What causes fatty liver disease?
Fatty liver disease occurs in every age group but is more prominent in people over the age of 50 and it is becoming increasingly common around the world.
It is linked to a cluster of abnormalities including raised levels of abdominal fat, poor use of insulin and high blood levels of triglycerides, a type of fat.
Early symptoms are hard to spot but they can include fatigue, a dull or aching pain in the top right of the stomach, unexplained weight loss or weakness. The condition can develop into cirrhosis which will cause jaundice, itchy skin and swelling around the body.
Research is continuing into how some fatty livers develop inflammation and cirrhosis.
Fatty liver disease will often be picked up during an examination or consultation about another condition as the symptoms rarely manifest themselves until the liver has been seriously damaged.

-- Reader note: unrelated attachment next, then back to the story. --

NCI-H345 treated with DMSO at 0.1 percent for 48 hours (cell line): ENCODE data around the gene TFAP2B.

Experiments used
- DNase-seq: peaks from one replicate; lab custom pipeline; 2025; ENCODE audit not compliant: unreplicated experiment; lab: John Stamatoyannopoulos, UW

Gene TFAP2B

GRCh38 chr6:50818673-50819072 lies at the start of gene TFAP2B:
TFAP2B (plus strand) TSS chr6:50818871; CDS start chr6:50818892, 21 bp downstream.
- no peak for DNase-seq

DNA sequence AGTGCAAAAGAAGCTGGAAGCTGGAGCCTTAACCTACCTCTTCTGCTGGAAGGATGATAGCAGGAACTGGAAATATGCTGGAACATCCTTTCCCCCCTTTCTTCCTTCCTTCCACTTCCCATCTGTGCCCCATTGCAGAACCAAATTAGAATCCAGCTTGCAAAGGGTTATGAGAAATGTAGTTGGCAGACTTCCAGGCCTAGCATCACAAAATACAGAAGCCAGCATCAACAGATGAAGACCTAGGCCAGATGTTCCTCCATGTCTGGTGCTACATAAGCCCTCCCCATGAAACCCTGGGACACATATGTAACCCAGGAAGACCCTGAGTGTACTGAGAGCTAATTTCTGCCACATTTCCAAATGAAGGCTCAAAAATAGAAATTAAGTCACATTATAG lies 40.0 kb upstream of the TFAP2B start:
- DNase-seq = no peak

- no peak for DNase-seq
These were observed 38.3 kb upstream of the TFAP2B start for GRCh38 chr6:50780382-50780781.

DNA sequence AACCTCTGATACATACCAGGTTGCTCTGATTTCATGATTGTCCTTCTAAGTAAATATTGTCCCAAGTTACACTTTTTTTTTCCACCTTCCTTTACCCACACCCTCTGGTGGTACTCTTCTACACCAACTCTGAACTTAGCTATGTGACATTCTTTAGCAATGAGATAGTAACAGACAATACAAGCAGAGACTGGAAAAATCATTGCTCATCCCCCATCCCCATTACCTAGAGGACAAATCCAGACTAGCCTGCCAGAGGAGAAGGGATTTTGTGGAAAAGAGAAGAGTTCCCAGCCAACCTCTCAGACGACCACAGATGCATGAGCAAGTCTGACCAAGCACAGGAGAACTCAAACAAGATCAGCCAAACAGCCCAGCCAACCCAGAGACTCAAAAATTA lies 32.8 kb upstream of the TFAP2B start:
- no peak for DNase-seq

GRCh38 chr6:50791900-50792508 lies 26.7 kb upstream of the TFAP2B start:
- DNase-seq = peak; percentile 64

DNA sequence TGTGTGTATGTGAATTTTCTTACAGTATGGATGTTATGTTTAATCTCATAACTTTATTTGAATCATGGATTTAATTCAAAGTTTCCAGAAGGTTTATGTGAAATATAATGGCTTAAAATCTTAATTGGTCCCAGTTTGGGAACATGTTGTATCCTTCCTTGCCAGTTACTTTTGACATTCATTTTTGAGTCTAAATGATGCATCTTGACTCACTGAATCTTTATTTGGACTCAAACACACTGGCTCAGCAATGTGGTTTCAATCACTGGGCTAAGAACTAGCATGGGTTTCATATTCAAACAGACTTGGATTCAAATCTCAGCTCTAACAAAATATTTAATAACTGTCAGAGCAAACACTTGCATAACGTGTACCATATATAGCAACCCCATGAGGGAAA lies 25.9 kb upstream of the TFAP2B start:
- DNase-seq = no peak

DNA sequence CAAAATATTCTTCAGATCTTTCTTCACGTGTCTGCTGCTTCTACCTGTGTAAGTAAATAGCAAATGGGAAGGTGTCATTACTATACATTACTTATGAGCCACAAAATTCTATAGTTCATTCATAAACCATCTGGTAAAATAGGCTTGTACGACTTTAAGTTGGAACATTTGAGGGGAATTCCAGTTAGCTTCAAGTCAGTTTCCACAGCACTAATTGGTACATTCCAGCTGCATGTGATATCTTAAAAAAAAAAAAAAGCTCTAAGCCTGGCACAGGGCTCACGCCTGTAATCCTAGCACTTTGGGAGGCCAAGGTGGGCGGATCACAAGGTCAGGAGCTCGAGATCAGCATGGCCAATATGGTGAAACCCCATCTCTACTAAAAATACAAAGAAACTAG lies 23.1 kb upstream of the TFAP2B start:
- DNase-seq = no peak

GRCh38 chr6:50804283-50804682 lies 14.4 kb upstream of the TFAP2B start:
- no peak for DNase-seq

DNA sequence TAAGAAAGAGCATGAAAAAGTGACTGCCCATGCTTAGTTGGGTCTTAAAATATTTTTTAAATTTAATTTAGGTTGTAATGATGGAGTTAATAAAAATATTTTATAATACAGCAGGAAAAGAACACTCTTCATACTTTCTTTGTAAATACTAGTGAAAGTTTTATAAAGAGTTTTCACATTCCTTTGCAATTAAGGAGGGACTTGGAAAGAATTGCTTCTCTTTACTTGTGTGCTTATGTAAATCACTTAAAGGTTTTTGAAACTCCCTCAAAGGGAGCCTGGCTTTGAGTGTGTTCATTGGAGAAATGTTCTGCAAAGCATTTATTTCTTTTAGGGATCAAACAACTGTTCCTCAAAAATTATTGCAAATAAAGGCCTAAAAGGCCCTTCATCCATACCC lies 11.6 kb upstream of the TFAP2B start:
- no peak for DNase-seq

A blood test and range of scans – ultrasound, CT and MRI – can show how the liver is functioning and levels of fat while a fibroscan, which uses sound waves to build up an image, can detect stiffness and scarring.
A hepatologist will also investigate enzyme activity and screen for coeliac disease.
The first line of treatment is a healthy diet and exercise regime to lose weight to reduce the risk factors. The aim is to get into the BMI range of 18.5 to 24.9 and losing ten per cent of bodyweight will improve symptoms and the condition of the liver.
General advice about moderating alcohol and improving the quality of the diet are positive treatment steps and medication can be prescribed for the associated risk factors of high blood pressure, cholesterol and type 2 diabetes.
There is no specific medication for non alcoholic fatty liver disease but several drugs are at advanced clinical trial stage.